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Defy the trend: go for Europe

The expectations in respect of the European economy are very low, and the European central bank, the ECB, struggles to fight off deflation. However, Danske Invest's macroeconomic analyst takes an optimistic view arguing that the economy has bottomed out and that 2015 will offer some progress.

European stocks have seen a very poor 2014 having moved hand in hand with poor economic data. The European stock index, MSCI Europe including net dividends, increased 4.79% during the first ten months of 2014 against a 14.63% increase of the MSCI All Countries World Index during the corresponding period.

However, according to macroeconomic analyst Jan Holst Hansen from Danske Capital - Danske Invest's adviser on macroeconomic developments - the European economy can now take a breather facing less harsh conditions. Hence, there are prospects that the odds will tilt somewhat in favour of European stocks.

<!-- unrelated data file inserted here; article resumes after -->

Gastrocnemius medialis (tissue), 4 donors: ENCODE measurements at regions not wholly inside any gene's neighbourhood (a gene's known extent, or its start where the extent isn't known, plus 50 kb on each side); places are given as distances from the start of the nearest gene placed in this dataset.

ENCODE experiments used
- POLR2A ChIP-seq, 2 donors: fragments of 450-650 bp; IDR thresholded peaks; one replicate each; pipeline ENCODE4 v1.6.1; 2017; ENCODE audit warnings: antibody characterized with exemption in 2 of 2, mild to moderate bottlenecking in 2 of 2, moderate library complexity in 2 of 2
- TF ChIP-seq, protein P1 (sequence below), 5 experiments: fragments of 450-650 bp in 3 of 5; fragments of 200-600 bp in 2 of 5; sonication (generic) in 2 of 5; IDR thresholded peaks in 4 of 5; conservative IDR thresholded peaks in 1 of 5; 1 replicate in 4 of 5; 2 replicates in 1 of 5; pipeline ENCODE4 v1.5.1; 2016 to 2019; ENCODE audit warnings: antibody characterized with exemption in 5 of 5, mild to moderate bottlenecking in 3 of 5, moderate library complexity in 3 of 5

"The prices in the investment markets are closely linked to investors' expectations. The expectations for the European economy are highly pessimistic, and this has resulted in low European stock prices relative to the prices in other regional markets. Therefore, it may now be a good idea to go for European stocks. In our view, the European economy has just about reached its bottom, and in 2015 the economy will slowly move towards an annual growth of 1.0-1.5%,” says Jan Holst Hansen.

Jan Holst Hansen rests his optimism on the view that this year's surprisingly weak development in the German economy does not appear to have affected neither the Southern European countries nor the banking sector. This is positive. In addition, the European economy will enjoy the benefit of both cheap oil and a weak euro as from the first half year of 2015. Moreover, we expect to see additional monetary easing from the ECB in the form of the buying up of securities, and the EU Commission's proposal for placing massive investments in among other things infrastructure is also likely to contribute to bringing the European economy back on a growth track.
 

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